What influences your airline ticket purchases?
The IATA’s 2015 Global Passenger Survey reported prices (43% of survey participants), schedules and convenient flight times (21%) and frequent flyer programs (13%) as three of the main factors influencing ticket purchases for particular airlines.
Every day, over eight million people around the world fly. Whether domestic or international flights, the U.S. Department of Transportation’s Bureau of Transportation Statistics (BTS) reported that U.S. and foreign airlines serving the United States carried 895.5 million passengers in 2015. 199.4 million of those passengers were on international flights.
So which airline would you choose for a long-haul coach flight? That was a question asked by Trippy member Brett Synder from Long BeachLong Beach, CA. ‘Long-haul’ refers to flights longer than five hours, according to the IATA’s definition.
His question sparked a few interesting answers. Maja Gray from Sweden said it took her less than two seconds to choose Qantas as her first choice for a long-haul flight in economy class. Brian Huang preferred Singapore Airlines, Ahson Ahmad tried Emirates and loved it, and Amanda O’Neill thought Cathay Pacific was the best. Unfortunately for Americans, most members tended to avoid American carriers.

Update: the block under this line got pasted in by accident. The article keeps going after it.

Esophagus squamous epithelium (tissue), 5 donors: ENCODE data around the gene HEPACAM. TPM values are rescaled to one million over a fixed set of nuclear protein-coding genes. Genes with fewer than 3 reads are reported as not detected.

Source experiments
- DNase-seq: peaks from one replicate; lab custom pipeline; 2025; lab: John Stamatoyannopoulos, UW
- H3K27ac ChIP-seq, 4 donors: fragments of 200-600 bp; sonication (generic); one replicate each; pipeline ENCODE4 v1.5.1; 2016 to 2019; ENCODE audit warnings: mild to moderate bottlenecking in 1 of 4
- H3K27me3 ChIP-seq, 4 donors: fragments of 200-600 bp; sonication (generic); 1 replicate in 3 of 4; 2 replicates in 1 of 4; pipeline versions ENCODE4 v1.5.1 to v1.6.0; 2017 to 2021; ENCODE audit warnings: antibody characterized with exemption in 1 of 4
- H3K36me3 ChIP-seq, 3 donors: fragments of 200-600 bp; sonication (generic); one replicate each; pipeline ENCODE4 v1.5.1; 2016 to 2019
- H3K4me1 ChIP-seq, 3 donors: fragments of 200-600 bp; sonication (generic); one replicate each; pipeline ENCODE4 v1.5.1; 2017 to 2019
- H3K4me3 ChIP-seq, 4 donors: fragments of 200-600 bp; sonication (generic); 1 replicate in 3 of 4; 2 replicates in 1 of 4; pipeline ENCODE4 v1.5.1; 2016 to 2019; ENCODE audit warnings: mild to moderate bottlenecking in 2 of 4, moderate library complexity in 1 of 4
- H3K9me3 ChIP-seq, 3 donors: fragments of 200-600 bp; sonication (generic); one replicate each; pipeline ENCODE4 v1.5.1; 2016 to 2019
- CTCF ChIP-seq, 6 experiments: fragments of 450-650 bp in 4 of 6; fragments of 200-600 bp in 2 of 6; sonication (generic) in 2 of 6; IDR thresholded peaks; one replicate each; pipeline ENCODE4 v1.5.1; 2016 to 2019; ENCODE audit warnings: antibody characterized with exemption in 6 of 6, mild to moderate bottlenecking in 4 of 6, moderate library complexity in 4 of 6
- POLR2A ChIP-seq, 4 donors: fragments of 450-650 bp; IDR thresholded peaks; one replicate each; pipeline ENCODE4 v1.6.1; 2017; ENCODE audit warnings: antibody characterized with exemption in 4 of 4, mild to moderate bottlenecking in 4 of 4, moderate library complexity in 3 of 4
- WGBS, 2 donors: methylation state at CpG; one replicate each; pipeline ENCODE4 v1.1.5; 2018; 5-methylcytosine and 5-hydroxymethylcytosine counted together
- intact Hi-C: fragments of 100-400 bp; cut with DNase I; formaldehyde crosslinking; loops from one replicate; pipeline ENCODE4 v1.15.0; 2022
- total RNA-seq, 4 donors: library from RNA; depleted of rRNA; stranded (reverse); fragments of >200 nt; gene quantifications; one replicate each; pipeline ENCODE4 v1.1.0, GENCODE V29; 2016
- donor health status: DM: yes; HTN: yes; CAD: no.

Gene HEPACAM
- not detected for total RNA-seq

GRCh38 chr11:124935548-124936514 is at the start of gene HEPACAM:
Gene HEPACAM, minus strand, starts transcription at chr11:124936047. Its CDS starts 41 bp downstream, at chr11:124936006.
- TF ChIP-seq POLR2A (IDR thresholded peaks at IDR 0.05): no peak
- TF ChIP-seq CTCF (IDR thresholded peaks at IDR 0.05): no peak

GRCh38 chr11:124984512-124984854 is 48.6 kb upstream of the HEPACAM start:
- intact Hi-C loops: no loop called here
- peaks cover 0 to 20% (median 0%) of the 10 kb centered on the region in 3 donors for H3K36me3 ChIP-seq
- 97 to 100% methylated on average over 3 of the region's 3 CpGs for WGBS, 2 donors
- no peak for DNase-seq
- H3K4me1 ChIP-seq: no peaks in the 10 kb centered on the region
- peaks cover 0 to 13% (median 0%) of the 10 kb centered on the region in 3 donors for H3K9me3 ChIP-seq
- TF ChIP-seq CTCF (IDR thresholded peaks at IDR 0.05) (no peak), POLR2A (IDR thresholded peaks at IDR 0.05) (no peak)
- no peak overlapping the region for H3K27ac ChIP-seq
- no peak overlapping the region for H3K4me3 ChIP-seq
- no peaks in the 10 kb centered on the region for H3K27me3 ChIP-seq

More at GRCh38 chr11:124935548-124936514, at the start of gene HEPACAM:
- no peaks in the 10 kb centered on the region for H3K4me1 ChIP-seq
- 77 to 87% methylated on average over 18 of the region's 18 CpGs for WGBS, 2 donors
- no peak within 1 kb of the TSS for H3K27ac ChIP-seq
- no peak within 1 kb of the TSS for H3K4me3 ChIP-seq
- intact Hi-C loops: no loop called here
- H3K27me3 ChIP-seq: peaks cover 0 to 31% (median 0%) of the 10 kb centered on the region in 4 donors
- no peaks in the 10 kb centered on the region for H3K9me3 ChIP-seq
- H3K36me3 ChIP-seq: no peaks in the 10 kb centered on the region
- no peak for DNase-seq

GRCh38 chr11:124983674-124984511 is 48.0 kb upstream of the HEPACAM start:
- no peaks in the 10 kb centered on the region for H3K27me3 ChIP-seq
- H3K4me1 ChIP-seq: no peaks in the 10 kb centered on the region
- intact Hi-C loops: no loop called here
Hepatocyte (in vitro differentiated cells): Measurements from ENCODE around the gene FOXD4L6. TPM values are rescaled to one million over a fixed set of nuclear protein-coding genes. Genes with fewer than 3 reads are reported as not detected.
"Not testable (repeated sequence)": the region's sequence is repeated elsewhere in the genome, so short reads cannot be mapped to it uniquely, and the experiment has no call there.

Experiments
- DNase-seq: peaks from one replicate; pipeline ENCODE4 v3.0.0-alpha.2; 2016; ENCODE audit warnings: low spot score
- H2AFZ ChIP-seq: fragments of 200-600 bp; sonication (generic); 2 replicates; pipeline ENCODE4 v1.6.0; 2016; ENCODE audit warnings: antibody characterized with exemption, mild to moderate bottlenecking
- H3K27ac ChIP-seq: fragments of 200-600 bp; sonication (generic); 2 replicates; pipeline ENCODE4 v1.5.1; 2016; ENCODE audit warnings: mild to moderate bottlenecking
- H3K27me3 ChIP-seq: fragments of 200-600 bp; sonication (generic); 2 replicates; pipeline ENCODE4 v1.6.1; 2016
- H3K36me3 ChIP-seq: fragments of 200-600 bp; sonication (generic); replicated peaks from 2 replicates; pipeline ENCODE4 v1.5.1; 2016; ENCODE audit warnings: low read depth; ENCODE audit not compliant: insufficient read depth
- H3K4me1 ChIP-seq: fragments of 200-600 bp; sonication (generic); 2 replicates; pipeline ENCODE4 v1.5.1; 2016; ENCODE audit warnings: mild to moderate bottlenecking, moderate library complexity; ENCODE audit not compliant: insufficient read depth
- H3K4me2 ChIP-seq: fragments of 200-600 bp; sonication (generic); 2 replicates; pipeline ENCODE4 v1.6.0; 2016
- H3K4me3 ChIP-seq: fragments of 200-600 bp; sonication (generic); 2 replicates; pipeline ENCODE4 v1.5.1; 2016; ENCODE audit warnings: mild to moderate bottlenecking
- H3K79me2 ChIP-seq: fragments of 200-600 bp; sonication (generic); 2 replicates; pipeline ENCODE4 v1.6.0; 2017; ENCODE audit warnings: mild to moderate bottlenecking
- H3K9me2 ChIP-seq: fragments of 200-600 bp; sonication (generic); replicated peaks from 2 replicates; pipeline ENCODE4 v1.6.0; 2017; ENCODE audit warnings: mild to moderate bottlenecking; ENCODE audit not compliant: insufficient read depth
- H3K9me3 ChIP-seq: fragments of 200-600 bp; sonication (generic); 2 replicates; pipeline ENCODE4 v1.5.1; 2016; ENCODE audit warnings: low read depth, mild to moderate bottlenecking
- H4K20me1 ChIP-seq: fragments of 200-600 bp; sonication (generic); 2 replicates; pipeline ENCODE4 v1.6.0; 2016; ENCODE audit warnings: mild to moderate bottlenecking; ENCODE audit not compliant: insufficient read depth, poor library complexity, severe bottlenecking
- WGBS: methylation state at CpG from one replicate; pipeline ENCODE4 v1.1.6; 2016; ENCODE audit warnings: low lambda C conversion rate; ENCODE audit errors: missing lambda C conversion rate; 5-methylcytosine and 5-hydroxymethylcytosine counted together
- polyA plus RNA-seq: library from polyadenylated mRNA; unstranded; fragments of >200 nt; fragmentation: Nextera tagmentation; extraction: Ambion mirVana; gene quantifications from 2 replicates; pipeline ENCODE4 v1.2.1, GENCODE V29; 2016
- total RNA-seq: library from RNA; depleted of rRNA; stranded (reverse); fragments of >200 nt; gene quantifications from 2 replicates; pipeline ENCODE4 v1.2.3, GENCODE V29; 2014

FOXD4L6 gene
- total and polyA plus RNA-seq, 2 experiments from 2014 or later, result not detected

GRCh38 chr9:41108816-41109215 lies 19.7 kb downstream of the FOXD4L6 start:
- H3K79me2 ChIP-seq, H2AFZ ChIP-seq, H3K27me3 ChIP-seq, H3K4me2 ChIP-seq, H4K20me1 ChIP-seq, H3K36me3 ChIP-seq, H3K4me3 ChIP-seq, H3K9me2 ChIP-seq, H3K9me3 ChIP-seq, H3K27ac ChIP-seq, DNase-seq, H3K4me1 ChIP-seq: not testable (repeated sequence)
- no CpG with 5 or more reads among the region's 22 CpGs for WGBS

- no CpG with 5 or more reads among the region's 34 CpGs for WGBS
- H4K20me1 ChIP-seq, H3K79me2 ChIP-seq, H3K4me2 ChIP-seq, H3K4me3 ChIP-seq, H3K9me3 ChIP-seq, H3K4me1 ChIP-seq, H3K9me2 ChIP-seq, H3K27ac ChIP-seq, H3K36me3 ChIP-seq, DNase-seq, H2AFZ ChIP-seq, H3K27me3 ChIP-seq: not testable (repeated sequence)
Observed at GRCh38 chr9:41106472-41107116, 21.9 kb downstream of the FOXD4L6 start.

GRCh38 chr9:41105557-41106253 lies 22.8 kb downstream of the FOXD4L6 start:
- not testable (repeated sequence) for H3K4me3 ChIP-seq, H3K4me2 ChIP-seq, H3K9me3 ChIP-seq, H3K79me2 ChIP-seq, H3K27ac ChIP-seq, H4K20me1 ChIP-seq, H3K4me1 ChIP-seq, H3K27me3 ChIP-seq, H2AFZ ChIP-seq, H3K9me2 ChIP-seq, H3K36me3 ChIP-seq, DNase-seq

When choosing a long-haul coach flight, I consider these 10 factors:
- Reviews from other travelers
- Flight time, number of connections and the stopover airport
- In-flight service
- Seat size
- Frequent flyer program
- Potential delays
- Planes’ age and model
Here are the 10 best airlines I would choose for a long-haul coach flight:
Qantas is the airline of choice for flights from the United States to Australia. With a seat pitch of 31 inches and seat width of 17.5 inches, Qantas’ A380-800 coach seats are not the largest, but their direct flights, attentive flight attendants, on-demand TV, quality in-flight food, and drinks make it a great option for flights to Sydney, Brisbane or Melbourne.
(Note: Find facts about airplane seat width, seat pitch, and more at SeatGuru)
2. Singapore Airlines
Year after year, Singapore Airlines appears as one of Skytrax World’s Top 10 Airlines and wins countless awards. It is known for its in-flight service, having one of the youngest average fleet ages and variations of in-flight food. Singapore Airlines’ A380-800 seat pitch is 32 inches and seat width is 19 inches, which gives above average legroom in economy class. Though a little more expensive than other carriers, Singapore Airlines is one you won’t regret paying a little more to take. Plus, Singapore is a worthy stopover destination for anyone wanting to get a taste of Asia for the first time.
3. Qatar Airways
Boasting its great airfare value, young fleet and seats with some of the most legroom, Qatar Airways is one of the most attractive airlines for long haul flights to anywhere in the world. Flight from Atlanta to Doha on Boeing 777-200LRs offer a 33-inch seat pitch and a seat width of 18.9 inches in coach.
The airline was named as the top airline in 2015. Americans are not required to hold a visa while in transit at the Doha International Airport.